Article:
Last Valentine’s Day, I wrote a story about Ed and Corky Coverston’s love and how it’s guided them through a number of difficult hurdles — especially cancer. Corky was fighting breast cancer — the second type of cancer that has attacked her body — and she lost all of her hair due to chemotherapy. To show his love and support for his wife, Ed shaved his head.
According to conventional wisdom, the GOP nominates the guy whose turn it is, while the Democrats look for a savior. As Bill Clinton once said, "In every presidential election, Democrats want to fall in love. Republicans just fall in line."
“Will we respond to the changes of our time with fear, turning inward as a nation, turning against each other as a people? Or will we face the future with confidence in who we are, in what we stand for, and the incredible things we can do together?” — President Barack Obama
We’re an untidy bunch, but along with the messiness comes a whole bunch of human complexity. Data proves this election cycle has been thrown out the window and the “experts” are scrambling to determine why Bernie Sanders and Donald Trump are so popular with primary voters. To the great majority of us, the answer is simple: for too long, too many politicians have taken advantage of the American voter.
On Monday, I had an absolutely delightful conversation with Claudia Grisenti, granddaughter of L.H. “Doc” Chivington, author of this week’s book. I was wondering about the “Doc” part of his name. Grisenti said it was a nickname — all cowboys had nicknames — but she doesn’t know how he got it.
The majority of history is told by the living. However, the articles about the men from Moffat County who died during World War II are a chance for their stories to come alive. All too easily we lose the intensity of history. Events, life and death can quickly become a grey statistic in a book or history class. For the sake of our community and our local history it’s important to remember the very real lives of these men; lives that were filled with the bright colors of hopes and dreams. If not told, their unspoken voices threaten to fade away with the distance of time.
Thank you for taking time to read “Under The Dome” again. In now my third year, I’m even more committed to the idea of keeping you informed and encouraging you to get more involved in Colorado government. If you can tear yourself away from 24 hours a day of cable TV coverage of the presidential primary, I think you’ll find that the Colorado legislature is not only interesting but can mess with your life and business in ways that you might only imagine. Your opinions, comments and feedback are appreciated (even if you disagree with me).
Winter has arrived, and with the colder months now upon us, it’s a great time to enjoy the twinkly lights, celebrate the glistening snow and give back to your community.
Happy New Year! When writing this article, I always ask God to let me know what words and ideas He wants someone in the reading audience to be blessed by. I could not think of any themes this time and nothing came into my mind from Him so I asked my daughter, Faith, what subjects might be good. She suggested talking about New Year’s resolutions.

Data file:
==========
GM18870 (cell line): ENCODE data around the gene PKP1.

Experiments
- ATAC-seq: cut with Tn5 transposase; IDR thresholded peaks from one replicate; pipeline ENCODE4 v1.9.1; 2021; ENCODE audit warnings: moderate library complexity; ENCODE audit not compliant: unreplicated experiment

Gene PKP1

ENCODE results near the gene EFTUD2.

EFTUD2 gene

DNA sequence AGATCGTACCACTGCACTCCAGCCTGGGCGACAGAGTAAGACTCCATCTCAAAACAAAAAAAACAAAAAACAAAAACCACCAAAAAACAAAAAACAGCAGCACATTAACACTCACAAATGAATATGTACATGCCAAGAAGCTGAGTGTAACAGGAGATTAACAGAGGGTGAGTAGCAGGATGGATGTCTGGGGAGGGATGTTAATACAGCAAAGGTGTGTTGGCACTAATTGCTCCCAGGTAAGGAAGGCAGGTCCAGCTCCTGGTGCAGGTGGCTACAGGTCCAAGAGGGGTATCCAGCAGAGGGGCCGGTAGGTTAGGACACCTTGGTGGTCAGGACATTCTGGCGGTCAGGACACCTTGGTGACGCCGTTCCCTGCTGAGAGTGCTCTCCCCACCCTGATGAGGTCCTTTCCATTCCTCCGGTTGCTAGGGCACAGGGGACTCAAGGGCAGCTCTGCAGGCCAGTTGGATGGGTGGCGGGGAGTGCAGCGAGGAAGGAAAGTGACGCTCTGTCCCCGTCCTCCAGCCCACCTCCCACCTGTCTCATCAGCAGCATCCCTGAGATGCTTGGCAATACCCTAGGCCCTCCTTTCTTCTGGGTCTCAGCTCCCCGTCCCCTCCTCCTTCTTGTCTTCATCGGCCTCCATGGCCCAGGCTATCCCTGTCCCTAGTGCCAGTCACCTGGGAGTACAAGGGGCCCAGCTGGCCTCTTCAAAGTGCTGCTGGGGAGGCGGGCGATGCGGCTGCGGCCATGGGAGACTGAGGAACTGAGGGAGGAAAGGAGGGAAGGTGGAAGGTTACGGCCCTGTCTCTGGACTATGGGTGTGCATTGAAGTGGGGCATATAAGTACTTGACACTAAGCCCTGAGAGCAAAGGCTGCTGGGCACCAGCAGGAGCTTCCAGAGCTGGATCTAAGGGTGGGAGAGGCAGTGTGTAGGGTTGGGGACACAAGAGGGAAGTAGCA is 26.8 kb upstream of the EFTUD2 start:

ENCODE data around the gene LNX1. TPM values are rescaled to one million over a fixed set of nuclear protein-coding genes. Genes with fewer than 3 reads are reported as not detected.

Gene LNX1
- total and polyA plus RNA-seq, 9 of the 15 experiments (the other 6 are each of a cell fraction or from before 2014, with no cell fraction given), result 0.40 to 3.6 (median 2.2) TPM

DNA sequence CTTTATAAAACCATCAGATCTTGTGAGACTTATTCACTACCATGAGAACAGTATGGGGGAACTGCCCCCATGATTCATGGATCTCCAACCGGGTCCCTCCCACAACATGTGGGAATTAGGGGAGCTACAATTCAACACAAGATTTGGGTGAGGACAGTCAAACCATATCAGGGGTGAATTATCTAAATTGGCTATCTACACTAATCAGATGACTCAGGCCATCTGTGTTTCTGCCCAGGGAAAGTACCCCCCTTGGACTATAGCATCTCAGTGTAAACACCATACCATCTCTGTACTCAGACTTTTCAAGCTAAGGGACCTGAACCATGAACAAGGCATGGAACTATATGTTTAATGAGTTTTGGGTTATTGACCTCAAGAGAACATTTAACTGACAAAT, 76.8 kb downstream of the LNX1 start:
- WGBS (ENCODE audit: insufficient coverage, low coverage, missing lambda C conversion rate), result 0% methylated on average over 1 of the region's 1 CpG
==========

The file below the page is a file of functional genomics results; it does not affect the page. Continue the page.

Every now and then “From Pipi’s Pasture” devotes a column to 4-H and/or FFA work. That’s because I was a 4-H member for about 10 years. From the time I was 8 years old until I was 18, I was a member of the Hamilton Busy Beavers 4-H Club, along with other young people from the Hamilton, Morapos, Williams Fork, and surrounding areas.
This month, we invited our elected officials to Coffee and a Newspaper to hear about what kind of coverage they’d like to see in the paper. Several elected officials asked that we write more positive stories about what’s happening in our community. When good stuff happens, we do write stories and will continue to do so. But if we spent all our time writing about rainbows and butterflies, then we would not be living up to what our democracy has mapped out for us as journalist. It also would not be fair to our readers.
Society tends to take for granted the idea that the people in charge of the economy know what they’re doing and have the world’s best interests at heart. You don’t need a movie like “The Big Short” to tell you that’s not exactly the truth, but sometimes a point can’t be made enough times.
Though Americans continue to debate whether very young children should receive care and education outside the home, the reality is that people other than parents are caring for children for at least part of the day.
I have an unusual Christmas tradition. I watch for Cook Chevrolet’s annual newspaper ad: a list of events or circumstances that made the previous year a good one. For example, in 2014, the list included “We live in a beautiful place, surrounded by the nicest people in the world. Most of us have our good health. We slept inside last night. We ate yesterday, and we will eat again today.” The list finished with “The Broncos are in the playoffs.”
Last week when I was browsing the new books at the Craig branch of the Moffat County Libraries, I was drawn to a book on display because I saw “Sidney Sheldon” printed on the cover in big letters. When I picked up the book I found that its title was “Sidney Sheldon’s Reckless.” The novel was written by Tilly Bagshawe. I have always enjoyed Sidney Sheldon’s novels because his plots were full of twists, his writing style was lively, and it was hard to put the novel down at the end of a single chapter. He was such a versatile writer that he received an Oscar, a Tony and an Edgar — and as far as I know, he was the only author to receive all three awards.